Katz Drug Store Sit-In (1958)
One of the first civil rights sit-ins in the Southern Great Plains occurred at this location, as over a dozen youth and adults waged a protest at the Katz drugstore lunch counter for three days between August 19th and 21st in 1958. The effort was led by local high school teacher Clara Luper, who served as an advisor for the Oklahoma City branch of the NAACP Youth Council. Together with vice president Barbara Ann Posey, area students, and members of the community, the protesters trained for the event and endured threats and violence for hours over three consecutive days. The protesters stoically sat at the Katz drug store lunch counter and endured insults, threats, and violence until the third day, when they were finally offered service. The event inspired many additional efforts to challenge racial discrimination throughout Oklahoma City and beyond, with additional protests led by Clara Luper who was arrested 26 times in her life for protesting against racial discrimination. The efforts of Luper and other community members culminated in a 1964 city ordinance against racial discrimination in public accommodations. In March 2022, area leaders announced that the event would be memorialized by a public sculpture dedicated in honor of the sit-ins that would be dedicated at this location following fundraising efforts.
The sit-in began on August 28, 1958, at Katz Drug Store in Oklahoma City and ended when the store manager agreed to serve all patrons at the counter.
Clara Luper was the advisor for the Youth Council of the NAACP in Oklahoma City at the time of the sit-in movement.
Clara Luper is pictured here being restrained by a police officer at one of the many demonstrations that she was a part of.
Backstory and Context
African Americans in Oklahoma City held many meetings where they discussed strategies for confronting the racial discrimination they faced in the early 1950s. Clara Luper, a local teacher and the advisor of the Oklahoma City branch of the NAACP Youth Council, along with Barbara Ann Posey, the vice president of the branch, led the council in the decision to begin sit-ins at lunch counters. They targeted the Katz drug store due to its prominent location and well-known discriminatory policies after the manager refused their request to serve all people at the lunch counter. On August 19, 1958, the group of civil rights activists sat down at the Katz lunch counter and ordered sodas. Service was refused, as was expected, and the protesters sat quietly, filling the seats of the lunch counter for the next few days. On the third day, the store manager decided to serve the group.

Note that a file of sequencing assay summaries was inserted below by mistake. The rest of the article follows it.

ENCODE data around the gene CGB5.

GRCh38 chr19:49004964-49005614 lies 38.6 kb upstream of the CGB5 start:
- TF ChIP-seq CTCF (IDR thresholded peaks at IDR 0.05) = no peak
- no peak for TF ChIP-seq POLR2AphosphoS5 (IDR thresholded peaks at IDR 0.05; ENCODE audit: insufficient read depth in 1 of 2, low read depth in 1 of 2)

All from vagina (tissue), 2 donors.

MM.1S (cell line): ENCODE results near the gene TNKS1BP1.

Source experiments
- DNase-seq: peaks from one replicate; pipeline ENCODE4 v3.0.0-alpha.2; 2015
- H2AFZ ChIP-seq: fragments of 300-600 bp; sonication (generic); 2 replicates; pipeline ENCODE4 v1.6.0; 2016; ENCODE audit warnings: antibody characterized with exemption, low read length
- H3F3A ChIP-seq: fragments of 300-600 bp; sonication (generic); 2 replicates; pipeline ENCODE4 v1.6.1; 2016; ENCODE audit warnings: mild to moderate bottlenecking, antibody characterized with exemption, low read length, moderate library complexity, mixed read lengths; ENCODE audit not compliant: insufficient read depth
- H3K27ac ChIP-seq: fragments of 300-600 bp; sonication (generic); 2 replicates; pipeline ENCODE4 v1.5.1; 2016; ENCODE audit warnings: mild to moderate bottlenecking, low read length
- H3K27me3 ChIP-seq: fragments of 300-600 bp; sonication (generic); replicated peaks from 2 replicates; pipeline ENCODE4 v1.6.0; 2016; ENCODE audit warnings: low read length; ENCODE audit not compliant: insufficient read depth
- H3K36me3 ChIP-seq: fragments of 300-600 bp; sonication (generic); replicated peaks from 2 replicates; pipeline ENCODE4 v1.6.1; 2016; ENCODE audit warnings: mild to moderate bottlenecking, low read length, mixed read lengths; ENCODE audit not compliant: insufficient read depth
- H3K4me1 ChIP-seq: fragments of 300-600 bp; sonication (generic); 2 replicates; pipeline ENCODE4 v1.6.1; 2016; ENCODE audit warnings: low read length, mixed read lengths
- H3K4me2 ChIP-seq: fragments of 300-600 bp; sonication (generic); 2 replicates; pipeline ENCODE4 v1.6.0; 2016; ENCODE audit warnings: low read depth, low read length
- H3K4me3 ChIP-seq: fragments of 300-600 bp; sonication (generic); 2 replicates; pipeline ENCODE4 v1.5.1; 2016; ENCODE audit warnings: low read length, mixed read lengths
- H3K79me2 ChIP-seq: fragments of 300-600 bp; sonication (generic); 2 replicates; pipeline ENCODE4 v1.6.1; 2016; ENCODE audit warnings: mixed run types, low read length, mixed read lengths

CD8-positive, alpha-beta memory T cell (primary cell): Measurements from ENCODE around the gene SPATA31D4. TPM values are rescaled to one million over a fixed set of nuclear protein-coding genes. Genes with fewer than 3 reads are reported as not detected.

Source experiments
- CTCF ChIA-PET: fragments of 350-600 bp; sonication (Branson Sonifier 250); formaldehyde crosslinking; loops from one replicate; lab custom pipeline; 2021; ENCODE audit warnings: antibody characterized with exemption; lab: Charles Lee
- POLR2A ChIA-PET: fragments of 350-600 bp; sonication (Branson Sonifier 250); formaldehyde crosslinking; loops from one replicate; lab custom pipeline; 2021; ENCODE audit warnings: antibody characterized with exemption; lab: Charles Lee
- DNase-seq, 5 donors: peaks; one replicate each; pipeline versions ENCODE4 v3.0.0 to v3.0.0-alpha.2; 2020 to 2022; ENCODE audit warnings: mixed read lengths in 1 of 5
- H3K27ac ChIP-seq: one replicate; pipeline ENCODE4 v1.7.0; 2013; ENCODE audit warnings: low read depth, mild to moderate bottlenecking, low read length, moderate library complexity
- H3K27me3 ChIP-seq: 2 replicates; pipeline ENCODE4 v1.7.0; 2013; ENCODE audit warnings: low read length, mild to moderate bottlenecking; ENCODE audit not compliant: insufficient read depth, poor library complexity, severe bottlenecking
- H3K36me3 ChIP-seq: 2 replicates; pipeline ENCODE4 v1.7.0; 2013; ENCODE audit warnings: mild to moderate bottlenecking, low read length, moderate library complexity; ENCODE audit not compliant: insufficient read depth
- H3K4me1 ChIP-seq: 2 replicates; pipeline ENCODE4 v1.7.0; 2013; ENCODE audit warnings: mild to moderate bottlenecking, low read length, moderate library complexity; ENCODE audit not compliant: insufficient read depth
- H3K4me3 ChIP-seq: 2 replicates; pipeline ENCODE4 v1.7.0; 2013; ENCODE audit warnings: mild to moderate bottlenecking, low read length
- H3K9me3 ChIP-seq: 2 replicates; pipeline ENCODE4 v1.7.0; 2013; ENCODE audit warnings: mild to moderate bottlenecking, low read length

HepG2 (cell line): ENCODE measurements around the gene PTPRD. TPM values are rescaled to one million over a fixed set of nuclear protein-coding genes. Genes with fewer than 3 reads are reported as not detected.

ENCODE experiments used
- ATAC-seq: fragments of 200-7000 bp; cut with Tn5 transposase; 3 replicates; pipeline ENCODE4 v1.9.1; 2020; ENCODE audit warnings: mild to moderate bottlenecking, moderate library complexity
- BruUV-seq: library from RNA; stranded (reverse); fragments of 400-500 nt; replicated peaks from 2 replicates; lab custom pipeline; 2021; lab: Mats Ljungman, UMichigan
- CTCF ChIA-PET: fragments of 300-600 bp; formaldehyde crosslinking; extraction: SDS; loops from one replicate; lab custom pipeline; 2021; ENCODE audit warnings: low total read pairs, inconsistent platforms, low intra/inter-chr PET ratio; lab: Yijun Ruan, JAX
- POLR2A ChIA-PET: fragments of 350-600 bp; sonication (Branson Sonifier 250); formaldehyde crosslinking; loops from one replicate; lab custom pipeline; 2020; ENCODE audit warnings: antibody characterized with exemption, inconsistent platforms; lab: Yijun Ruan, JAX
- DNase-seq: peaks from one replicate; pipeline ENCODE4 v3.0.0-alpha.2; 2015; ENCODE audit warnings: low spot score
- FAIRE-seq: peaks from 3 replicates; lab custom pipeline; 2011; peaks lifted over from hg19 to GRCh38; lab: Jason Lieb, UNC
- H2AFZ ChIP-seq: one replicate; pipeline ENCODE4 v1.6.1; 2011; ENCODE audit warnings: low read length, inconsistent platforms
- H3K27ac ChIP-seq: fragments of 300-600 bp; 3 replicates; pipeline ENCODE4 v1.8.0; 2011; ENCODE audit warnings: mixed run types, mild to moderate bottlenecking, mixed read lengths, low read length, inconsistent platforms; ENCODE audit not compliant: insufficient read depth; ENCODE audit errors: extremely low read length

Together with a successful sit-in in Wichita, Kansas, in July and August 1958, African American communities in Kansas and Oklahoma were at the vanguard of a growing movement of direct action campaigns. Dr. Martin Luther King Jr. publicly acknowledged the achievement of the Oklahoma City Youth Council by awarding them citations at the NAACP convention in 1959, and the sit-ins in both states have been the subject of multiple articles and books that are also linked below.
In recognition of these events, both Wichita and Oklahoma City are adding markers and monuments to their downtown landscapes. The 2022 plan for the Oklahoma City monument includes both a lunch counter and figures of the thirteen participants. Articles on the event tend to emphasize the centrality of Clara Luper and her children. Luper was not only an advisor for the Youth Council, she joined her own children in the sit-in. She was also an influential teacher who served the city schools for forty-one years and became the first African American woman in the graduate program in history at the University of Oklahoma, where she received her master’s degree. Researchers can view Luper’s collection of scrapbooks, photographs, and papers at the Oklahoma Historical Society.
Walters, Ronald. “THE GREAT PLAINS SIT-IN MOVEMENT, 1958-60.” Great Plains Quarterly, vol. 16, no. 2, 1996, pp. 85–94. JSTOR, JSTOR, www.jstor.org/stable/23531753.
Decker, Stefanie Lee. “Luper, Clara Shepard | The Encyclopedia of Oklahoma History and Culture.” Cheyenne, Southern | The Encyclopedia of Oklahoma History and Culture, http://www.okhistory.org/publications/enc/entry.php?entry=LU005
Reese, Linda W. “Jones, Barbara Ann Posey (1943 - ) | The Black Past: Remembered and Reclaimed.” Boley, Oklahoma (1903- ) | The Black Past: Remembered and Reclaimed, Blackpast.org/aah/jones-barbara-ann-posey-1943.
“Clara Luper Changed Oklahoma Policy's.” African American Registry, aaregistry.org/story/clara-luper-changed-oklahoma-policys/.
“Greensboro Sit-Ins (1960).” Boley, Oklahoma (1903- ) | The Black Past: Remembered and Reclaimed, Blackpast.org/aah/greensboro-sit-ins-1960.
Stefanie Lee Decker, “Luper, Clara Shepard,” The Encyclopedia of Oklahoma History and Culture, https://www.okhistory.org/publications/enc/entry?entry=LU005